Regardless of which version of openSUSE you select, you always get access to the broad selection of openSUSE tools, including Open Build Service (OBS), openQA, YaST, and Kiwi. These and other tools make openSUSE popular among developers and system administrators and set it apart from other distributions.
6. Arch Linux
Arch Linux is an independent Linux distribution that marches to the beat of its own drum. Simplicity is the main principle Arch Linux tries to achieve, and this principle is embodied in four letters most Arch users are familiar with: KISS (Keep It Simple, Stupid).
Indeed, Arch Linux always chooses a simple approach over a complex one. For example, most system configuration is performed from the shell by editing simple text files, and the distribution’s own package manager, Pacman, combines simple binary packages with an easy-to-use package build system that empowers users to create their own software packages and share them with others. the Arch Linux User Repository (AUR) contains around 55,000 packages that are not available in the official repositories, and over 100 packages are added every week.
Arch Linux doesn’t have a default desktop environment, web browser, or music player. Instead, all users start with a barebones operating system and customize it according to their needs and preferences. Because the entire process is described in great detail on the amazing ArchWiki, Arch Linux is accessible even to Linux newbies and is a fantastic learning experience.
Even though the ArchWiki makes Arch Linux accessible to people with no previous Linux experience, not everyone wants to spend hours configuring a desktop operating system from scratch. For those who would like to enjoy the benefits of Arch Linux, such as its unique package manager and its emphasis on simplicity, without all the hassle, Manjaro is the best choice. This Linux distribution is based on Arch Linux and focuses on user friendliness, accessibility, and desktop computing.
Manjaro features the same rolling-release model as Arch Linux and it uses the same package manager as Arch Linux. The main difference is that Manjaro starts you off with a fully functioning desktop environment with excellent hardware support, sane default applications, and a large collection of multimedia codecs, allowing you to play anything from MP3 files to H265 videos without any tinkering.
Manjaro even has a couple of tools that can make Arch users green with envy, such as a wizard for switching kernels. Its community is very friendly and welcoming, and new users quickly discover that they can ask any question without the fear of being ridiculed by senior users.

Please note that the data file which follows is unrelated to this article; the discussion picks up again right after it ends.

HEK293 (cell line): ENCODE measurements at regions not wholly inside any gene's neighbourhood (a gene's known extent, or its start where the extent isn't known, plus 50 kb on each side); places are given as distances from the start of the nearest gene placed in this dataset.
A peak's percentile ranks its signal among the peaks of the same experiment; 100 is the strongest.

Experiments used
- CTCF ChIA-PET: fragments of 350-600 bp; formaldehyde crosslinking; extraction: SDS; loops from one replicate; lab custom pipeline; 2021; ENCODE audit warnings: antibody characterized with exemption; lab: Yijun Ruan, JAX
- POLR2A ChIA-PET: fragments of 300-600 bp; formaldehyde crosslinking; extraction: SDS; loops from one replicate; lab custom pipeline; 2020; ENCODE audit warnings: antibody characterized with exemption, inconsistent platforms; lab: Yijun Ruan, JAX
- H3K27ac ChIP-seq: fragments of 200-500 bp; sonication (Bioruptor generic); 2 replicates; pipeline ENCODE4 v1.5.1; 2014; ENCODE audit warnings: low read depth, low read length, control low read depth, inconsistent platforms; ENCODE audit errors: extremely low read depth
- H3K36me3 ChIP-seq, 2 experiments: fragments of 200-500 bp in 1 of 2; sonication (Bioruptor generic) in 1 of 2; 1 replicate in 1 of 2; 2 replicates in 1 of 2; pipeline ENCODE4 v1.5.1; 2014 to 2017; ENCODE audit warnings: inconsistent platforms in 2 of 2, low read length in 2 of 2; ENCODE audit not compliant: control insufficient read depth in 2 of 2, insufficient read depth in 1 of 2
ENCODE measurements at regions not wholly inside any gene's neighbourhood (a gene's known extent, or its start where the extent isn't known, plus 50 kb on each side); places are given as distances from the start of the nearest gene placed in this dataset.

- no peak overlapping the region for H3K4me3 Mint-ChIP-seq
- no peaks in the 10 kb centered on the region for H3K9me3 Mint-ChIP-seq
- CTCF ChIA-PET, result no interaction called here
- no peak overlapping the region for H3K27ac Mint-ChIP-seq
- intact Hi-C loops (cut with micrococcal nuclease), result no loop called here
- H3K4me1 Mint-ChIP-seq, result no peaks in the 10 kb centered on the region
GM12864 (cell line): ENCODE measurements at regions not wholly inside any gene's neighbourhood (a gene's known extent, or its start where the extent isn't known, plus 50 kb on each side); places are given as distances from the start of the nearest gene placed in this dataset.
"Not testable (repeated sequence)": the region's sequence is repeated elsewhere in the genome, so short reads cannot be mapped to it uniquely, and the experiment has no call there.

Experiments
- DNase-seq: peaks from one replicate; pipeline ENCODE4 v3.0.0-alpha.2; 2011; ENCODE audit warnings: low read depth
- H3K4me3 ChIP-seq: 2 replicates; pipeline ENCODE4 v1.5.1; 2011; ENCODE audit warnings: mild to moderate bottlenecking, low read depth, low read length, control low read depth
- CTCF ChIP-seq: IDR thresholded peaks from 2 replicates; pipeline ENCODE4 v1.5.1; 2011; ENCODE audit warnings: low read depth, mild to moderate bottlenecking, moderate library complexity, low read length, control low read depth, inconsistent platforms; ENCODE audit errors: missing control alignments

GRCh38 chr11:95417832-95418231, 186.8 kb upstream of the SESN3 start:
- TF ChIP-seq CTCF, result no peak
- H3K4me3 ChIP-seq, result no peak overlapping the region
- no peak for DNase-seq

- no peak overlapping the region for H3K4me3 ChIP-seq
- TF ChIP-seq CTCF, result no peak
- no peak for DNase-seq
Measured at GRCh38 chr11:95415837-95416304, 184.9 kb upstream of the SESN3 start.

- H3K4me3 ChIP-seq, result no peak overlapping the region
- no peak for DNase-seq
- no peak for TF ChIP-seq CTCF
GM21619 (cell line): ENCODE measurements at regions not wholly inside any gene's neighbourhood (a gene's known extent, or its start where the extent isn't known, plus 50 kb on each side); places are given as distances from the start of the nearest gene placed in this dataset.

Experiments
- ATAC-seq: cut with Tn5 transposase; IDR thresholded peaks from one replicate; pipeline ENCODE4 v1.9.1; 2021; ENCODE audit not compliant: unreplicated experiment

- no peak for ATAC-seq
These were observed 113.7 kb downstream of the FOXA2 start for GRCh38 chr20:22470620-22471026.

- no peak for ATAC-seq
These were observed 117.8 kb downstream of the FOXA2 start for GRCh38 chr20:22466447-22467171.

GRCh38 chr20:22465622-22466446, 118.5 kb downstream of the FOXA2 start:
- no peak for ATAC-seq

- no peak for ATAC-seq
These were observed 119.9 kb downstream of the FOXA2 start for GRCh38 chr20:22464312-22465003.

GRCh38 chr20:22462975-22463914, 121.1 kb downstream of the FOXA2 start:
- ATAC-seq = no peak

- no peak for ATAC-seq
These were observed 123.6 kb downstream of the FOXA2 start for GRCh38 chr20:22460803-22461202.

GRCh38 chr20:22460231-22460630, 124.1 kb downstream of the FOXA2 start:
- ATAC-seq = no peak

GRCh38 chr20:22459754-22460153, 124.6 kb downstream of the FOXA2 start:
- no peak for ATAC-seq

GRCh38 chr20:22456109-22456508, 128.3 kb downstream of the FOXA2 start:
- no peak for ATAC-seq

8. Linux Mint
In many ways, Linux Mint is to Ubuntu what Manjaro is to Arch Linux. The difference is that Ubuntu is already one of the most user-friendly Linux distributions in the world, but that didn’t stop Linux Mint developers from making it even more user-friendly.
More specifically, Linux Mint provides full out-of-the-box multimedia support by including some proprietary software. It also comes bundled with a variety of free and open source applications, including LibreOffice, Firefox, Thunderbird, HexChat, Pidgin, Transmission, VLC media player, and GIMP.
Linux Mint features the Cinnamon desktop environment, which is design to more closely resemble the Windows operating system than GNOME 3, the default desktop environment of Ubuntu. There is also a version featuring the MATE desktop and a version with the Xfce desktop environment. MATE desktop is based on GNOME 2, which is discontinued, providing an intuitive and attractive desktop environment using traditional metaphors for Linux. Xfce is a lightweight desktop environment that perform well even on very old computers with limited processing power.
On its website, Fedora states that it creates an innovative, free, and open source platform for hardware, clouds, and containers that enables software developers and community members to build tailored solutions for their users. This accessible Linux distribution is actually the upstream source of Red Hat Enterprise Linux, which is why it contains cutting-edge software and leading technologies.
Just like Ubuntu has its flavors, Fedora has its spins. A spin is a custom variation of Fedora with a different desktop environment than GNOME 3. There are spins built using the KDE Plasma Desktop, Xfce desktop, LXQt desktop, Cinnamon desktop, LXDE desktop, and SOAS desktop.
Users who would like to run applications on bare metal or the cloud with a Linux server OS packed with the latest open source technology can download Fedora Server, which comes with a modern administrator dashboard, advanced identity management, DNS, certificate services, and Windows domain integration. Also worth mentioning are Fedora CoreOS (a container-focused operating system), Fedora Silverblue (an immutable desktop operating system), and Fedora IoT (an operating system aimed at Internet of Things devices).
Gentoo is a unique Linux distribution because it doesn’t distribute software in binary packages. When users want to install a software application on Gentoo, they have to compile it locally from its source code. This method of installing software has its pros and cons.
By locally compiling software from source code, it’s possible to individually optimize each application for the specific computer to achieve the best performance possible. However, this takes a lot of time, and the performance gains may be insignificant.
Like Arch Linux, Gentoo doesn’t have a standard look and feel because all software is distributed in its original form, and because each user is responsible for configuring his or her own desktop environment. First-time Gentoo users can expect to spend anywhere between several hours to several days on the first installation. While this may seem like a lot of wasted time, the process is actually a great learning experience that allows users to become familiar with the parts of Linux most other distributions keep hidden.
Entering the large world of Linux can be overwhelming and daunting due to the sheer number of Linux distributions available. Instead of hopping from one Linux distribution to another, trying to figure out which of them is the best, it’s a much better idea to first learn about their differences and unique characteristics. After reading this article, you should have a clearer understanding of what each of the 10 major Linux distributions offers. Regardless of which distribution you ultimately go with, remember that you can always customize it to suit your needs and personal preferences.